a dispute as we may suppose might have happened The history which was the basis of Milton's poem in Paradise, had men continued happy and inno. is still shorter than either that of the Iliad or Æneid. cent. There is a great delicacy in the moralities The poet has likewise taken care to insert every which are interspersed in Adamn's discourse, and circumstance of it in the body of his fable. The which the most ordinary reader cannot but take ninth book, which we are here to consider, is raised notice of. That force of love which the fatber of upon that brief account in Scripture, wherein we mankind so finely describes in the eighth book, and are told that the serpent was more subtle than any which is inserted in my last Saturday's paper, beast of the field; that he tempted the woman to eat shows itself here in many fine instances; as in those of the forbidden fruit; that she was overcome by fond regards he casts towards Ere at her parting this temptation, and that Adam followed her ex- from him : ample. From these few particulars, Milton has Her long with ardent look his eye pursu'd forined one of the most entertaining fables that in- Delighted, but desiring more her stay. vention ever produced. He has disposed of these Oft he to her his charge of quick return

Repeated, she to hina as oft engaged several circumstances among so many beautiful and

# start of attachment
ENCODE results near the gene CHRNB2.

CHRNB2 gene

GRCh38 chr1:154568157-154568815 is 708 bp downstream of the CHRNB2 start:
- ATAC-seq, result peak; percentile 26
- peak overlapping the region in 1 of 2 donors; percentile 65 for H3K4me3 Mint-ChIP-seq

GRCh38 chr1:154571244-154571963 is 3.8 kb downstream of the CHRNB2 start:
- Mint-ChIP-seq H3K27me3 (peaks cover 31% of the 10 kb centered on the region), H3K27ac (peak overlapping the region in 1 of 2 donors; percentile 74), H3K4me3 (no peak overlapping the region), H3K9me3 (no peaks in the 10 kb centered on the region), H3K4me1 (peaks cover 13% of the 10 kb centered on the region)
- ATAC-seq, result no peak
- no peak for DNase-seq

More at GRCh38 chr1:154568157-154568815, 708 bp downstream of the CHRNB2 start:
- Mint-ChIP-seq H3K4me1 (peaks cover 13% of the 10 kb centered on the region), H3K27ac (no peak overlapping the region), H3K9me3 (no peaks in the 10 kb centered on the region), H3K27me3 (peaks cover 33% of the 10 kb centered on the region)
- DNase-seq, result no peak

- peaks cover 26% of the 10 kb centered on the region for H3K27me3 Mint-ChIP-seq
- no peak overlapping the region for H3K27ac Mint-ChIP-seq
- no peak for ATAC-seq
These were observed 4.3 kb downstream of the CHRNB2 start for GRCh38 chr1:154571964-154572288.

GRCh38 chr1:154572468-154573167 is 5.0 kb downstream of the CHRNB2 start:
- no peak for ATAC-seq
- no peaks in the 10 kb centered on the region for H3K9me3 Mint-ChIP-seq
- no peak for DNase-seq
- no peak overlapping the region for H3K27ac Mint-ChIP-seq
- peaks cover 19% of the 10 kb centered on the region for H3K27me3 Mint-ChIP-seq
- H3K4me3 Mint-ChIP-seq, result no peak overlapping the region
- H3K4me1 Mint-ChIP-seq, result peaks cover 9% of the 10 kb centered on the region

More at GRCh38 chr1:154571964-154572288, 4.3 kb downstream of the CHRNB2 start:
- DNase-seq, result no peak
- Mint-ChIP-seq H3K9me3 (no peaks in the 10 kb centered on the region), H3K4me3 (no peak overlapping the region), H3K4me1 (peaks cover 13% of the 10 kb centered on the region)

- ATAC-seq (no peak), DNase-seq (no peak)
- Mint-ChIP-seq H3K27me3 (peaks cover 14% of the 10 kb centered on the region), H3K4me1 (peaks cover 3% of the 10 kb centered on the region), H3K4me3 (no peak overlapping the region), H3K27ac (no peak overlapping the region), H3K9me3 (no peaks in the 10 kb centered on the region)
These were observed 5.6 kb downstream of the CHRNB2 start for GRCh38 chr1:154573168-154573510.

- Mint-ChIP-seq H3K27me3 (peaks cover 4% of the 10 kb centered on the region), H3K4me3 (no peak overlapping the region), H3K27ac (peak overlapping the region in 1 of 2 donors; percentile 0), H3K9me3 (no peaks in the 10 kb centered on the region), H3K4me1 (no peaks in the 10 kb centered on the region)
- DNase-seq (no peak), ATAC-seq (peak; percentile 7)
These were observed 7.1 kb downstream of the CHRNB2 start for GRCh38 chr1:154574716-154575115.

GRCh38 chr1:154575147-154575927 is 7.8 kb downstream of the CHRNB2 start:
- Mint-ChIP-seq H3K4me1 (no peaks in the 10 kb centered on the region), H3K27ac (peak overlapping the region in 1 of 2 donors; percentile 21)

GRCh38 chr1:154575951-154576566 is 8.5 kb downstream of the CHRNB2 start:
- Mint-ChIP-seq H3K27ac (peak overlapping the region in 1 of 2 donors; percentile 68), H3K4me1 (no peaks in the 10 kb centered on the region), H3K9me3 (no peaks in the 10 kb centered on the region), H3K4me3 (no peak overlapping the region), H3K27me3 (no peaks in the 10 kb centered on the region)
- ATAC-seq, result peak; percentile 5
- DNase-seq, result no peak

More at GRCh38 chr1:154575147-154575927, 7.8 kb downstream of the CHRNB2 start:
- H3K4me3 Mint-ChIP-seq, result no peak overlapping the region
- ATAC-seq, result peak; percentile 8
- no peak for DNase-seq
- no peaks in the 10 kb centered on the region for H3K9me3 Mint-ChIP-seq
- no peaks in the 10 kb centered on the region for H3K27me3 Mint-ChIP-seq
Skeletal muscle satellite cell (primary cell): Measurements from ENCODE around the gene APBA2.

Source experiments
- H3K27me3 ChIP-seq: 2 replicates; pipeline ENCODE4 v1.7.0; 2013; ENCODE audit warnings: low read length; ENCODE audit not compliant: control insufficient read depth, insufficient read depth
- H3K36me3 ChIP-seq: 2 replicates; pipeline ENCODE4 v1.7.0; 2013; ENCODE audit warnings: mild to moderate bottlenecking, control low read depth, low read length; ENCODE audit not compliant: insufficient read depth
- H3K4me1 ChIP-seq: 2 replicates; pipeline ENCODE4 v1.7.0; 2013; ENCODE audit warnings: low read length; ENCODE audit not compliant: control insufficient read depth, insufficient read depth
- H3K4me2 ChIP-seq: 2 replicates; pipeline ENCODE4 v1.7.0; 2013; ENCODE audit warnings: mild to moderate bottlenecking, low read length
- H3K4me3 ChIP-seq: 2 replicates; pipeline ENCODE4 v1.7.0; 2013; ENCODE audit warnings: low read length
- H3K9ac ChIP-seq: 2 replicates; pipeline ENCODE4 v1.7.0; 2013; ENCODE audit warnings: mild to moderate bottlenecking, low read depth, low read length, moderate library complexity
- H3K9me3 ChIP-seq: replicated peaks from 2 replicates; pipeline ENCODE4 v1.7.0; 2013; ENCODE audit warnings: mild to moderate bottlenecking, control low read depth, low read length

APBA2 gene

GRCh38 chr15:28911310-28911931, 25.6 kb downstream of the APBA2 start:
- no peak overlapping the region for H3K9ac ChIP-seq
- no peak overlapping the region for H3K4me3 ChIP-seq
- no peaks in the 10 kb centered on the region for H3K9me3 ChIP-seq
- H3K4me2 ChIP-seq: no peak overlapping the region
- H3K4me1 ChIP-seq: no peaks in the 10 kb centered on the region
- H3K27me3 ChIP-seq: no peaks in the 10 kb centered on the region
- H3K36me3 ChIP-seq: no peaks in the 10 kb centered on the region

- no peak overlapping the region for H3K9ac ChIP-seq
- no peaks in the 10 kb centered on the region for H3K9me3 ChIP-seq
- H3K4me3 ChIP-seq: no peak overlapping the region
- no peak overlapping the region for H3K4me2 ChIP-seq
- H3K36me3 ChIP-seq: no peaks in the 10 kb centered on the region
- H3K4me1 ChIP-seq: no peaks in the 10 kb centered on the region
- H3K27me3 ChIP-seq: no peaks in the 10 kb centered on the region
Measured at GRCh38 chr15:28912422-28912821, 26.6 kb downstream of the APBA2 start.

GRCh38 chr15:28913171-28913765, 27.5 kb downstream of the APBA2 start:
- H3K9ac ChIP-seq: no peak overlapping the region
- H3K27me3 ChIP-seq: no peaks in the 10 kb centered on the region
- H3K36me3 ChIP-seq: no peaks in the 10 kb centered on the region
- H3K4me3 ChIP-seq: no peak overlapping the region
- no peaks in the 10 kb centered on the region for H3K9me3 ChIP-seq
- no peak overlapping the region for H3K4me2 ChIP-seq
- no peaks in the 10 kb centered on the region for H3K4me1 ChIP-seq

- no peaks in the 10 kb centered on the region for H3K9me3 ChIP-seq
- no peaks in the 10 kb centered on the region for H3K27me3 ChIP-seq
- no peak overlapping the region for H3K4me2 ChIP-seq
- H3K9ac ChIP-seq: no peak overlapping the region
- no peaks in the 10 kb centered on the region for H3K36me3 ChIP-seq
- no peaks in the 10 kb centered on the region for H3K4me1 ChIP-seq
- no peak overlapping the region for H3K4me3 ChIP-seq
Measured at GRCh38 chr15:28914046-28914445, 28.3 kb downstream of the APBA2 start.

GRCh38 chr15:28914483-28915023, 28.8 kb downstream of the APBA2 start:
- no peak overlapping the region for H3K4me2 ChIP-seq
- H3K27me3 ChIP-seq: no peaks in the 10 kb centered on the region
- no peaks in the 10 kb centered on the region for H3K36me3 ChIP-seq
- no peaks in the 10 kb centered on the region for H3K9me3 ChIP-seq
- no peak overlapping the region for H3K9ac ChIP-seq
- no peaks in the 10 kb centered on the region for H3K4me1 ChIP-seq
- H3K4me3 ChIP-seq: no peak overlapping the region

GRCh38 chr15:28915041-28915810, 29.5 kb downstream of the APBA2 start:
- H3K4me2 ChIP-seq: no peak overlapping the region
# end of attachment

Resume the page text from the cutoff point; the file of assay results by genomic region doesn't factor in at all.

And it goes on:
To be return'd by noon amid the bow'r, natural fictions of his own, that his whole story looks like a comment upon sacred writ, or rather In his impatience and amusement during her seems to be a full and complete relation of what the absence : other is only in epitome. I have insisted the longer

Adam the while, on this consideration, as I look upon the disposition Waiting desirous her return, had wove and contrivance of the fable to be the principal

Of choicest flow'rs a garland to adoru

Her tresses, and her rural labours crown, beauty of the ninth book, which has more story in As reapers oft are wont their rural queen. it, and is fuller of incidents, than any other in the Great joy he promis'd to his thoughts, and new Satan's traversing the globe, and

Solace in her return, so long delay d. still keeping within the shadow of the night, as But particularly in that passionate speech, wbere, fearing to be discovered by the angel of the sun, sceing her irrecoverably lost, he resolves tu periska who had before detected him, is one of those beau- with her, rather than to live without ber: tiful imaginations with which he introduces this his

Some cursed fraud second series of adventures. Having examined the